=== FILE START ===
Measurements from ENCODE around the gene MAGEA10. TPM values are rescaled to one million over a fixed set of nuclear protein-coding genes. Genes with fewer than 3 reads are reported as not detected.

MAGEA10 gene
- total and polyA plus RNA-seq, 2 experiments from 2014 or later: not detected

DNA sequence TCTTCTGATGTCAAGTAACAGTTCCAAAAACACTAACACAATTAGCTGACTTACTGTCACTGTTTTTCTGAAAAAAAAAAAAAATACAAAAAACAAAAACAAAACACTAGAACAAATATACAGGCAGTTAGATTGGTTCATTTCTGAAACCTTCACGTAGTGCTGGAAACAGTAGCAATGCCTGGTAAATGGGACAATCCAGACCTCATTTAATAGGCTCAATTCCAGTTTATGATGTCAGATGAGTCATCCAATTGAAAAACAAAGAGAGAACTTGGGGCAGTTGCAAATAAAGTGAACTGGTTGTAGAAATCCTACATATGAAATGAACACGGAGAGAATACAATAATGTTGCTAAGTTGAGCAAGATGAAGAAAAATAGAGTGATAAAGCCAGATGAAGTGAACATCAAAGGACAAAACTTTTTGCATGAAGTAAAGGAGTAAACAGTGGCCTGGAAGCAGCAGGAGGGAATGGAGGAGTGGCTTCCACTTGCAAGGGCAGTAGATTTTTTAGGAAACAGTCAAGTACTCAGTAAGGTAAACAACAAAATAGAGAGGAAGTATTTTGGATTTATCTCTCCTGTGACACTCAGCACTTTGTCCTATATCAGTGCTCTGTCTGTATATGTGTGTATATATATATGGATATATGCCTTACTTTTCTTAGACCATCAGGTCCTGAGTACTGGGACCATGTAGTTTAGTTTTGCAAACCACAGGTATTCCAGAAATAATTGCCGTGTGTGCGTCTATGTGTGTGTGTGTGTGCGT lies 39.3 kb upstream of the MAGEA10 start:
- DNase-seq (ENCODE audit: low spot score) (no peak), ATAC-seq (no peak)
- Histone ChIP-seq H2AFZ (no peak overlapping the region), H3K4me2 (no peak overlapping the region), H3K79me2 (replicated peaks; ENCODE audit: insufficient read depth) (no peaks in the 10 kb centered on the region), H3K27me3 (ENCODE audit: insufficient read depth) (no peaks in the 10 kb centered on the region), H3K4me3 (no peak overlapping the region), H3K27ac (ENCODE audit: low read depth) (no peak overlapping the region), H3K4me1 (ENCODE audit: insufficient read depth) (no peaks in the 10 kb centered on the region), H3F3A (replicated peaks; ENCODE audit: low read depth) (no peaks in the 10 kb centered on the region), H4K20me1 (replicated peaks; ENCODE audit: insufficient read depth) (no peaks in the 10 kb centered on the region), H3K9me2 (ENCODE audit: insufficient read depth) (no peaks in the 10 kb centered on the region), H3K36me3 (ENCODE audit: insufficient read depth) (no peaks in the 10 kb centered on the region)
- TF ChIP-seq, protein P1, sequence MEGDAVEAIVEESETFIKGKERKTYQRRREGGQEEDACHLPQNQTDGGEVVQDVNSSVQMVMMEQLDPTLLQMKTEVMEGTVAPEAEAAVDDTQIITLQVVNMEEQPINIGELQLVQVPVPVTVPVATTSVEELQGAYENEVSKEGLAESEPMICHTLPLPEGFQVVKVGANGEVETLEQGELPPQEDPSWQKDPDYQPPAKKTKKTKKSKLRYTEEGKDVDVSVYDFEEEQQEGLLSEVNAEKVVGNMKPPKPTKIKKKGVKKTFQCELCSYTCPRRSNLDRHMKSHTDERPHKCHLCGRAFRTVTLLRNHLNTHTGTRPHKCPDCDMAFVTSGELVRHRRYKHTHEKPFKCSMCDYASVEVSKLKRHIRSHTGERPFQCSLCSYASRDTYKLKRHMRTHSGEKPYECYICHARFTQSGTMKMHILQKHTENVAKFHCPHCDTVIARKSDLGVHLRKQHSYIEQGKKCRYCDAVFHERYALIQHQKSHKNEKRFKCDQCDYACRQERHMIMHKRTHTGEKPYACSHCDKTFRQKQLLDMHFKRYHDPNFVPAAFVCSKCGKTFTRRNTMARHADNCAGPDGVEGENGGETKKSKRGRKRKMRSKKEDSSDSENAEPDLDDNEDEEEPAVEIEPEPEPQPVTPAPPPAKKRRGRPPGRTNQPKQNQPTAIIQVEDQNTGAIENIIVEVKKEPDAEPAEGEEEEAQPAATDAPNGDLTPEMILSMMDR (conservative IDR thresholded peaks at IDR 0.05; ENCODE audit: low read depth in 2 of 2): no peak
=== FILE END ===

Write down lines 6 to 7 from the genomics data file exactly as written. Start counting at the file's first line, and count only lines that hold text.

- Histone ChIP-seq H2AFZ (no peak overlapping the region), H3K4me2 (no peak overlapping the region), H3K79me2 (replicated peaks; ENCODE audit: insufficient read depth) (no peaks in the 10 kb centered on the region), H3K27me3 (ENCODE audit: insufficient read depth) (no peaks in the 10 kb centered on the region), H3K4me3 (no peak overlapping the region), H3K27ac (ENCODE audit: low read depth) (no peak overlapping the region), H3K4me1 (ENCODE audit: insufficient read depth) (no peaks in the 10 kb centered on the region), H3F3A (replicated peaks; ENCODE audit: low read depth) (no peaks in the 10 kb centered on the region), H4K20me1 (replicated peaks; ENCODE audit: insufficient read depth) (no peaks in the 10 kb centered on the region), H3K9me2 (ENCODE audit: insufficient read depth) (no peaks in the 10 kb centered on the region), H3K36me3 (ENCODE audit: insufficient read depth) (no peaks in the 10 kb centered on the region)
- TF ChIP-seq, protein P1, sequence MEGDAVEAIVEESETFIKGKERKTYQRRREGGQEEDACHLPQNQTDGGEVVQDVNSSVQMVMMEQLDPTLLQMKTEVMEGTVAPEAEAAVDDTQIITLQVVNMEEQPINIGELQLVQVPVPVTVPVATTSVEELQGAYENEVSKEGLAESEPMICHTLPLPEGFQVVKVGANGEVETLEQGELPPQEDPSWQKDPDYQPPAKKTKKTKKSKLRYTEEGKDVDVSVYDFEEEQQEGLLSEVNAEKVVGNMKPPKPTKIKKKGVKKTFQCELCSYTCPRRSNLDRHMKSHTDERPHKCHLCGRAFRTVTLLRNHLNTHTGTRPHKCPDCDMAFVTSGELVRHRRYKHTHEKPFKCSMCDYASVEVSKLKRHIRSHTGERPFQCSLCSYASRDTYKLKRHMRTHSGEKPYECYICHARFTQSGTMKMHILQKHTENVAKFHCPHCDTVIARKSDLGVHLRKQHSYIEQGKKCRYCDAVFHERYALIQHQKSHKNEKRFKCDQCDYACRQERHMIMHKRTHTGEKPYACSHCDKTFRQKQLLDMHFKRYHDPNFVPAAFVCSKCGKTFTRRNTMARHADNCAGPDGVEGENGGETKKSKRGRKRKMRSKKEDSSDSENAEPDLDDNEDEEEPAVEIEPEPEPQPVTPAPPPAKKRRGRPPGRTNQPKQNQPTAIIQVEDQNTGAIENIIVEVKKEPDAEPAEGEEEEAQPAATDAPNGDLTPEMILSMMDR (conservative IDR thresholded peaks at IDR 0.05; ENCODE audit: low read depth in 2 of 2): no peak